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Paulownia tomentosa, Empress or Princess tree

Most people either love or hate this tree. In Asia, the Paulownia is grown for its clusters of lavender flowers and its beautiful timber which is used for fine furniture. In this country, the tree seeds in prolifically and drops dried seed capsules, twigs and crunchy brown leaves in the fall, making it a mess in the home landscape.

It shares the same family (Bignoniaceae) as the catalpa tree, and has a similar coarse and craggy habit with a broad and rounded silhouette. The tree is extremely fast-growing and reaches 30 to 40 feet high. At Haverford College, two mature specimens are growing between Lloyd and the North Dorms. Paulownia prefers full sun, but it’s a tough plant and tolerates poor soils and air pollution. Fat flower buds form in the summer, making it an easy tree to identify. They open into clusters of trumpet-shaped lavender flowers in spring before the large heart-shaped leaves. The resulting capsules (each containing up to 2000 seeds) hang on for months.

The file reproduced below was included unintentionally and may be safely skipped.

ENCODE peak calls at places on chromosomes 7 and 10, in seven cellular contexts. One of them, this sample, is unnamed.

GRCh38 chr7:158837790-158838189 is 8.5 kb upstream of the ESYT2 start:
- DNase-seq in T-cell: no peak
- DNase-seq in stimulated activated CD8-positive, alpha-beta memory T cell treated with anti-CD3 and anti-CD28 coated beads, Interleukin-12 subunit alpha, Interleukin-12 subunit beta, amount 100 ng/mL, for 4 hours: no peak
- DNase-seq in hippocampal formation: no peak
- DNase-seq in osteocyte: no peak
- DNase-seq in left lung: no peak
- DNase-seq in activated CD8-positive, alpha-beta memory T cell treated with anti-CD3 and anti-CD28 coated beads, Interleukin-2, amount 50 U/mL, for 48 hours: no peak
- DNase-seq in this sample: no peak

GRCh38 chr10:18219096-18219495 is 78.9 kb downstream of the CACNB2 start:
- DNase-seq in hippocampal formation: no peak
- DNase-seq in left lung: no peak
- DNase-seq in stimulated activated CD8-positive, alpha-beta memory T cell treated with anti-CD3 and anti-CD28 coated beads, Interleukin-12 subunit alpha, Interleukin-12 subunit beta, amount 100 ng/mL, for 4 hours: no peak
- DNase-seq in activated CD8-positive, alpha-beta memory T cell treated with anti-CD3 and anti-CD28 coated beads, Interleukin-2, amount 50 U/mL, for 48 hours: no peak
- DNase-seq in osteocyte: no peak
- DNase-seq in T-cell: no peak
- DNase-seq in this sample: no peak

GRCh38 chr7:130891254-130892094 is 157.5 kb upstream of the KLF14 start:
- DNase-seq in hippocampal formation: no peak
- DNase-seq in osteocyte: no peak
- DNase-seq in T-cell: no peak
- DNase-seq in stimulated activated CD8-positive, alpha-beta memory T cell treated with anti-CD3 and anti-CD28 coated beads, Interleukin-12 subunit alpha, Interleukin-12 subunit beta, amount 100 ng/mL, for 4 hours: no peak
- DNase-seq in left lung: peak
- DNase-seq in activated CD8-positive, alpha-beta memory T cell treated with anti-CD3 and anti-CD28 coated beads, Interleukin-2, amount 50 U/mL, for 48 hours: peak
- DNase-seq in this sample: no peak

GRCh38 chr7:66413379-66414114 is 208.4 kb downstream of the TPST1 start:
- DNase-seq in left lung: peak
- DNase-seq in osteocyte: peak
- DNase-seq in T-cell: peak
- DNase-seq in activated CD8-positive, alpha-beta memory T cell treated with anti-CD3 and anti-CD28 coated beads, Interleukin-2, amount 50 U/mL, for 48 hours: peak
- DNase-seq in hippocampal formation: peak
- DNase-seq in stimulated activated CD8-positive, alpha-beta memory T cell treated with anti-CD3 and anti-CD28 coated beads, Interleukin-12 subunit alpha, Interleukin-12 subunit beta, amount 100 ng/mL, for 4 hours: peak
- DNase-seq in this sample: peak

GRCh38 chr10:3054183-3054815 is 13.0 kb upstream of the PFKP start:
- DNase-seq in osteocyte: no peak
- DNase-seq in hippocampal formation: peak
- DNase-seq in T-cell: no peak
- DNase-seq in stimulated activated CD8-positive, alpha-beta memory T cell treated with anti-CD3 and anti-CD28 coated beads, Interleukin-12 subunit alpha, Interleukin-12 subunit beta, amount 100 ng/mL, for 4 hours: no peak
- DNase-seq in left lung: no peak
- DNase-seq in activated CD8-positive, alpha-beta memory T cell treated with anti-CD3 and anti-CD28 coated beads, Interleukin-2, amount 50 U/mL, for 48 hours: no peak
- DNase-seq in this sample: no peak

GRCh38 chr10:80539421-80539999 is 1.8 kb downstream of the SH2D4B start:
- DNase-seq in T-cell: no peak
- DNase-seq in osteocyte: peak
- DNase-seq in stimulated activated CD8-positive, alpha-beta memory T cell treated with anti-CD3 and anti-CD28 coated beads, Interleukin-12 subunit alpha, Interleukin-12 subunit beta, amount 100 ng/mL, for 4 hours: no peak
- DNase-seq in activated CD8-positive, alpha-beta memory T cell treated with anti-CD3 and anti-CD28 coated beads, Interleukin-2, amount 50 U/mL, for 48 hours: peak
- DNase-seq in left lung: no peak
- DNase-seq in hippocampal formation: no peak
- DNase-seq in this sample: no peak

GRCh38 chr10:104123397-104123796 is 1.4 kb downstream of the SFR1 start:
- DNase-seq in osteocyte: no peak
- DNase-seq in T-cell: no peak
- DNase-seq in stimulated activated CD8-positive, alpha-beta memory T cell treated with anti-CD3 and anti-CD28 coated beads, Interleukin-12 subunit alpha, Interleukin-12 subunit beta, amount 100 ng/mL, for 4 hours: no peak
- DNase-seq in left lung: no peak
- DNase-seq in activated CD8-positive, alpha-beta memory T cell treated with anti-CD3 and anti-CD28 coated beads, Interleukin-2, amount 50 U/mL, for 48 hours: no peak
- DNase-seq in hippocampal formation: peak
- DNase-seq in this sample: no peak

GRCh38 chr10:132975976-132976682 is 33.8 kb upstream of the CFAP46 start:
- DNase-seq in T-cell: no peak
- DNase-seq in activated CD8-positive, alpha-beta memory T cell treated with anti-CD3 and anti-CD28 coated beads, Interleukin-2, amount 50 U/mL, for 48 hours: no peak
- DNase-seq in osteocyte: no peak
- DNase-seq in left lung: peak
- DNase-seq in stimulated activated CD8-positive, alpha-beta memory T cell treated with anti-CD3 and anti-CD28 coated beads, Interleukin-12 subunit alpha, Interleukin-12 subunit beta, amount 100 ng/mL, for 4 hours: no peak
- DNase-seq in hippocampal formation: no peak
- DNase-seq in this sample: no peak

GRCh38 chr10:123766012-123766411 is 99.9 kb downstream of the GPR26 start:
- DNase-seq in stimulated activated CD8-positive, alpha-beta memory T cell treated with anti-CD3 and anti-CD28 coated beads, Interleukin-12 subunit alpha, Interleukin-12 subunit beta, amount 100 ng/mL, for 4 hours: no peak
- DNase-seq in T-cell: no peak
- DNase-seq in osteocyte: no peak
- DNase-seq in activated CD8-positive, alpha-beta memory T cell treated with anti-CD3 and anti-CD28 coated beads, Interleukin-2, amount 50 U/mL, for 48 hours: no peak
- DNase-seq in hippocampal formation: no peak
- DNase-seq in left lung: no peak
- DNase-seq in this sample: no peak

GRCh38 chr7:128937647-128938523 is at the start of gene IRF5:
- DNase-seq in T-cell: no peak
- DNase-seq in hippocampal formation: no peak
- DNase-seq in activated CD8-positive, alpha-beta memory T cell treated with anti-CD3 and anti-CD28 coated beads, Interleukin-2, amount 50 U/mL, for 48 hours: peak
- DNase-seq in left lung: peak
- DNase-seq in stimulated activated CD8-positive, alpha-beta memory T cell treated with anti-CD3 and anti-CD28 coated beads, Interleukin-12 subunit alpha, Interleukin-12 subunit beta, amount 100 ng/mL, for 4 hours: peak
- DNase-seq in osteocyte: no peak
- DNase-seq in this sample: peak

The tree was introduced to Europe and this country in the 19th century and named for Anna Pavlovna, daughter of Czar Paul I of Russia. The species name tomentosa refers to the tomentose underside of the leaves created by soft fuzzy white hairs. Paulownia tomentosa has now naturalized from southern New York to Georgia where its lavender flower clusters can be spotted at the edge of woods.

We recently added another species to the Haverford collection which is growing by leaps and bounds outside the lower locker room entrance of the Gardner Athletic Center. The similar-looking Paulownia kawakamii, or sapphire dragon tree, is on the critically endangered list in its native Taiwan, Japan and eastern China.

 

The ramp from Magill Library with Ryan Gym and Sharpless Hall in the background.

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